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Cold War Cities

History, Culture and Memory

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Edited By Katia Pizzi and Marjatta Hietala

The Cold War left indelible traces on the city, where polarities on the global stage crystallized and intersected with political and social dynamics predating and bypassing the Blocs. This collection taps into the rich fabric of memories, histories and cultural interactions of thirteen cities worldwide and the lived experience of urban communities during the long Cold War: activated and mobilized by atomic technologies, taking tourist photographs, attending commercial fairs, enjoying the cinema and the ballet, singing in choirs, paying respect in local cemeteries, visiting museums, and responding to town councils, unions and the local press. Literature, film, photography, the press, the monument, the cemetery, the factory, the ruin, the archive and the natural ecosystem are some of the key frameworks of cultural production elucidated here with a view to countering and exploding received myths about the Cold War.
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2 ‘One hour east of Vienna …’ At the Crossroads of Europe: Vienna – Bridgehead and Bridge in the Cold War

Extract



Wien ist ein offenes Tor. Das letzte offene Tor zwischen Ost und West.1

Und doch ist Wien in gewissem Sinne ein Mittelpunkt der Welt. ‘Denn beim Besiegten treffen sich die Sieger’ […]. – Gewiß, der Flecken hier ist utopisch, ein Niemandsland; aber welch ein Rundblick!2

Introduction

The Third Man, the movie filmed in Vienna in 1948 and first screened in 1949, is a classic Cold War tale. Vienna is portrayed as a city of ‘spies, frauds, opportunists and racketeers’ – with the rubble of the Second World War Allied bombing campaign still littering the streets of the Danube metropolis.3 Divided up by the four occupation powers (the Soviets, Americans, British and French) into four sectors that were ← 45 | 46 → hermetically sealed off from one another, with the first district of the inner city controlled by all four powers, Vienna is represented as a deeply divided Cold War city with the Soviet threat looming large. Given the Cold War tensions in Vienna, the Austrian capital also became a site of intense contestation between the Eastern and Western intelligence services. Austria and Vienna were lucky to get rid of the quadripartite occupation regime in 1955 after an interminable ten years of Allied presence and Soviet intimidation. Austria’s ‘permanent neutrality’, declared in October 1955, was severely tested only a year later in the Hungarian rebellion against the communist regime.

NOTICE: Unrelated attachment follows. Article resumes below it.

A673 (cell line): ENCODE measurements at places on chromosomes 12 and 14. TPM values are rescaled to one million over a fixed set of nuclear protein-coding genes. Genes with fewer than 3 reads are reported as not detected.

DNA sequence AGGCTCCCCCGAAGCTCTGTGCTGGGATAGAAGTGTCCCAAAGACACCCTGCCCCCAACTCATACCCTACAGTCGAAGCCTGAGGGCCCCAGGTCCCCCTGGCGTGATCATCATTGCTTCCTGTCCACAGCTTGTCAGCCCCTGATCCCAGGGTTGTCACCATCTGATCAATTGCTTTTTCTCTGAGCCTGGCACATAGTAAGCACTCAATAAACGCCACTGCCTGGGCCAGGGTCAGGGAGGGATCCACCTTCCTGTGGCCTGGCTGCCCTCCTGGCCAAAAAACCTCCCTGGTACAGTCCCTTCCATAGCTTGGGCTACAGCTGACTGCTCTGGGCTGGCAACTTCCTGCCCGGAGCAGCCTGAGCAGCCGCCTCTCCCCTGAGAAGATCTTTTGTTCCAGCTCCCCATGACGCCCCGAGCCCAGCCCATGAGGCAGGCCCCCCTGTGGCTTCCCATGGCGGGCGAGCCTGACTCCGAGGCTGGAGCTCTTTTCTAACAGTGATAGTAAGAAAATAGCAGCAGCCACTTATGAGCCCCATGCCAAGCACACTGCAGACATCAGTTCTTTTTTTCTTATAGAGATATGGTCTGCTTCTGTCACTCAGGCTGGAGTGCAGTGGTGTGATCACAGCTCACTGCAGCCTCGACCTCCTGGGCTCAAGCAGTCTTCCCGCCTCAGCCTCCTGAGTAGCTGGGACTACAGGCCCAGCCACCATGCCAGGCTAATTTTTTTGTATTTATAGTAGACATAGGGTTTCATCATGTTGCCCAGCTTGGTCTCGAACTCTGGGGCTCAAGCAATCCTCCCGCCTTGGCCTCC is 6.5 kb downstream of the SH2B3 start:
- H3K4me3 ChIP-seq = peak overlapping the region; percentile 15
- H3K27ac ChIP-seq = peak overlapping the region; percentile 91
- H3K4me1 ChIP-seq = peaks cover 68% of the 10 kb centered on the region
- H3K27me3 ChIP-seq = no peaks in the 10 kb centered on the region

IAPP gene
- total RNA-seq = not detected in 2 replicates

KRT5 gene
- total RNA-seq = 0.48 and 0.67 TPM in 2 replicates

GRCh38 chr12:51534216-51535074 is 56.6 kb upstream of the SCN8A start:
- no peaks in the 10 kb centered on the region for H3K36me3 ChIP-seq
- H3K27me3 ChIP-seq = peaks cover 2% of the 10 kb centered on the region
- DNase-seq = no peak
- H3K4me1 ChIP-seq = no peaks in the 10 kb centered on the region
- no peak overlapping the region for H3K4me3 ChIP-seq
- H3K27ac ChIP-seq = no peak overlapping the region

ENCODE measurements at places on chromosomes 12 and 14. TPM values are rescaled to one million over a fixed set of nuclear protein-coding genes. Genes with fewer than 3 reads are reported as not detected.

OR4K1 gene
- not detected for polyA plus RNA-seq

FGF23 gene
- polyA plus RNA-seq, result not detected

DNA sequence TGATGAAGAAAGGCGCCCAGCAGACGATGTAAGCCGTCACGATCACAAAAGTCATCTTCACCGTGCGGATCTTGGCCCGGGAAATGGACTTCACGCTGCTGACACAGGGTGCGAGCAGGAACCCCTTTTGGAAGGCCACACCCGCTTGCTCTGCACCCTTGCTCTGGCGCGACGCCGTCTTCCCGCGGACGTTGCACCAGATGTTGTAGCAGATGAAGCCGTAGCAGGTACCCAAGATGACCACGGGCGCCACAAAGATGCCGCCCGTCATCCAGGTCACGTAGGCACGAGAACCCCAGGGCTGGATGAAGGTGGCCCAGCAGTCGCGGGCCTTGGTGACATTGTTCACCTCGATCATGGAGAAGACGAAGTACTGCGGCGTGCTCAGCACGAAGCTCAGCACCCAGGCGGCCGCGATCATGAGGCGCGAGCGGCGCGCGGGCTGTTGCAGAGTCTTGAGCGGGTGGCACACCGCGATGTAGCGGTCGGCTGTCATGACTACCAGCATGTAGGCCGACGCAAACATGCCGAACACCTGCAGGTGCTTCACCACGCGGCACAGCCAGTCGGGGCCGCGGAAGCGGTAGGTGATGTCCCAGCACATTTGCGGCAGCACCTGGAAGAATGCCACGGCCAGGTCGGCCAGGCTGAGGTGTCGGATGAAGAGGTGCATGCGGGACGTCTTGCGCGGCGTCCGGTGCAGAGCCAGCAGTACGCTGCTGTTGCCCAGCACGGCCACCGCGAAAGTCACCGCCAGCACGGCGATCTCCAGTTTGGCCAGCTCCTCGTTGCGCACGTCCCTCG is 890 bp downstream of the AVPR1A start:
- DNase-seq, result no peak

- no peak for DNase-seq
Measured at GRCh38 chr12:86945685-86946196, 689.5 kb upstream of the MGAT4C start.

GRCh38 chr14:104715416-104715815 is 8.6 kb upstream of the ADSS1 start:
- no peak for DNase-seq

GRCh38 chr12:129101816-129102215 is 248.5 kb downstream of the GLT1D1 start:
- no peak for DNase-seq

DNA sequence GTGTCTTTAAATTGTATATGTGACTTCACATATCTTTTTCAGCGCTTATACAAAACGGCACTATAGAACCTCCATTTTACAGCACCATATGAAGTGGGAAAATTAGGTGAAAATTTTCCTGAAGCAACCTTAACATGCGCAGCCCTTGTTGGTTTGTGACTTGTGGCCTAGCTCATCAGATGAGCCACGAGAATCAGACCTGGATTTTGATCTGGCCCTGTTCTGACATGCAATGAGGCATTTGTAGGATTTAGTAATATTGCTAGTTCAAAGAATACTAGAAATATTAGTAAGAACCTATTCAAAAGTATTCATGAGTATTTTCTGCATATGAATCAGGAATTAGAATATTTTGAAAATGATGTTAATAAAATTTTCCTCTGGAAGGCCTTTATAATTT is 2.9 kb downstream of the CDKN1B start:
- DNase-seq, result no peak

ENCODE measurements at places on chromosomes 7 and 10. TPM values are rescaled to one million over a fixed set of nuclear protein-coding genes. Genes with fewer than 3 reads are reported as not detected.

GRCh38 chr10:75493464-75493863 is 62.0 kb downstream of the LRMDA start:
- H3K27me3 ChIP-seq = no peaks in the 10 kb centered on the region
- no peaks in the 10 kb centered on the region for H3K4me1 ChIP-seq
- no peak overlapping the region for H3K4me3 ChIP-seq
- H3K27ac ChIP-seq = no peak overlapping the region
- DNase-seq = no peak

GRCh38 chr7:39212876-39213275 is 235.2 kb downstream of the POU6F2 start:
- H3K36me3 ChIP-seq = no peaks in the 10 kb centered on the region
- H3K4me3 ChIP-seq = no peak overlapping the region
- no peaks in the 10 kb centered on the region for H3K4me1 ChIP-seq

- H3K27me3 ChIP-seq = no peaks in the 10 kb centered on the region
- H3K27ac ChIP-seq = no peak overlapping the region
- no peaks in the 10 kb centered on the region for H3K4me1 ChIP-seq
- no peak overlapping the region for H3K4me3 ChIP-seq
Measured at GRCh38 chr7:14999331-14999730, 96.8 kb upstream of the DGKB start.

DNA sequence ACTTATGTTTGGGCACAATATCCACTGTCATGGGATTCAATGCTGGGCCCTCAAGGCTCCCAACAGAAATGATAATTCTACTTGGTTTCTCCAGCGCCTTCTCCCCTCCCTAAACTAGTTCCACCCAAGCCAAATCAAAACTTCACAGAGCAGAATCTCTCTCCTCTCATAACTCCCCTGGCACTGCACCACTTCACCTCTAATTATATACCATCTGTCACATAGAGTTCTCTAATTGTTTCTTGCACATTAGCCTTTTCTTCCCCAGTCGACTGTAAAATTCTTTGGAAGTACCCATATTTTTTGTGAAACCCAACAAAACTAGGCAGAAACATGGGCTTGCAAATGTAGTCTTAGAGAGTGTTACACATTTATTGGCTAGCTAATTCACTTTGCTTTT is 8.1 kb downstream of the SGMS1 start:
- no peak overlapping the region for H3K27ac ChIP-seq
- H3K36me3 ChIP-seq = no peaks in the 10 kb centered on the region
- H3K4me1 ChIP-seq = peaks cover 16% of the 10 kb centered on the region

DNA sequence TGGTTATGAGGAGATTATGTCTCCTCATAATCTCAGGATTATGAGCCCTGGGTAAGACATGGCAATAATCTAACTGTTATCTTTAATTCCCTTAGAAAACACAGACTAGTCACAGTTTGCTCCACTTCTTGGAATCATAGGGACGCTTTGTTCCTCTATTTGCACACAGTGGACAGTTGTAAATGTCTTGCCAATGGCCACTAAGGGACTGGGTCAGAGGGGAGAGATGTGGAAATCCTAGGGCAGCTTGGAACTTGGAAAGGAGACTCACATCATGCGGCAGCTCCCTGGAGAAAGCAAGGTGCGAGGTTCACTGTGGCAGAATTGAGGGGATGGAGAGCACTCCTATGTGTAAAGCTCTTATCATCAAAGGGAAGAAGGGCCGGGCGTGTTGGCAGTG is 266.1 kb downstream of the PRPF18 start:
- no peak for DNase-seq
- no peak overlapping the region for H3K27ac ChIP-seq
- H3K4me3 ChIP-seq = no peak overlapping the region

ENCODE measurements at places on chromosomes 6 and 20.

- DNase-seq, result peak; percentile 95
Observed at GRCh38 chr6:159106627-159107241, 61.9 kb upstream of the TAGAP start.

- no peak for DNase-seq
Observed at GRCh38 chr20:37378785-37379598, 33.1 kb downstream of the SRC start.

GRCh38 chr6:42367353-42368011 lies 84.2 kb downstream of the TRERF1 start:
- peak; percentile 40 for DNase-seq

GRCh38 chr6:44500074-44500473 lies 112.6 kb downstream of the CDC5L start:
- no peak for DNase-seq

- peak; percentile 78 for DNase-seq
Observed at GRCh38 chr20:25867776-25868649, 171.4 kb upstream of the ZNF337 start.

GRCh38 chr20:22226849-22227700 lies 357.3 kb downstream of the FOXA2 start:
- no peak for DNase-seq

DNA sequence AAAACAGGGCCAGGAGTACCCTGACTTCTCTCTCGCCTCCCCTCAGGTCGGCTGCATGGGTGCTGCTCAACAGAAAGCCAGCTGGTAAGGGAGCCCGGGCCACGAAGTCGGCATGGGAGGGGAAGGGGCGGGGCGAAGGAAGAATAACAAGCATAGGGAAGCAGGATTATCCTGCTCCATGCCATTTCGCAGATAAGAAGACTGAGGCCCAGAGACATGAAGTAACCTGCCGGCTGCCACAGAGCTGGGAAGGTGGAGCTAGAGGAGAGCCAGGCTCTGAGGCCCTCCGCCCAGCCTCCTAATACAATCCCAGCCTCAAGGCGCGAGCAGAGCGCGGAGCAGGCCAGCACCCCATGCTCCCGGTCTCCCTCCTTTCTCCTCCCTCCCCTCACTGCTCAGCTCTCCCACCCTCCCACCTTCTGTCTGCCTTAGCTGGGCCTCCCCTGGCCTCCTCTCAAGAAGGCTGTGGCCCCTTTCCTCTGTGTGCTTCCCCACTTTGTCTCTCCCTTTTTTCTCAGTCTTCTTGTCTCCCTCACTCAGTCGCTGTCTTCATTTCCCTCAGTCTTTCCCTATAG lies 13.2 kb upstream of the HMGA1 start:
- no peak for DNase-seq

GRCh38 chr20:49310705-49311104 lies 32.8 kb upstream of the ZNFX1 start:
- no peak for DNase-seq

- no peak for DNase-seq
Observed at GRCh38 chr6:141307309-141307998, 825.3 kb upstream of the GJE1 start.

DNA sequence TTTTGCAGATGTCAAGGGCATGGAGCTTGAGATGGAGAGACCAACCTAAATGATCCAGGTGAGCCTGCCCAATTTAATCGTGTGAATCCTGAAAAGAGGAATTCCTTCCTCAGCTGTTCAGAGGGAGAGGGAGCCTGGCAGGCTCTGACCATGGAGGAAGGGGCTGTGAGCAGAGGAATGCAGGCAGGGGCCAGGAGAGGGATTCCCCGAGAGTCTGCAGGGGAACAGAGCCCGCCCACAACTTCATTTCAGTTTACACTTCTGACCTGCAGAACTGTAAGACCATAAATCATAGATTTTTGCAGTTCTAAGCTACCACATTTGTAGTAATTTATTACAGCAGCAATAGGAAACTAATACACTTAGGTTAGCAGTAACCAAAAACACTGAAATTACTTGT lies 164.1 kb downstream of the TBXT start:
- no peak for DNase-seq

During the occupation decade (1945–55), Austria aspired to become a bridgehead of the West against...

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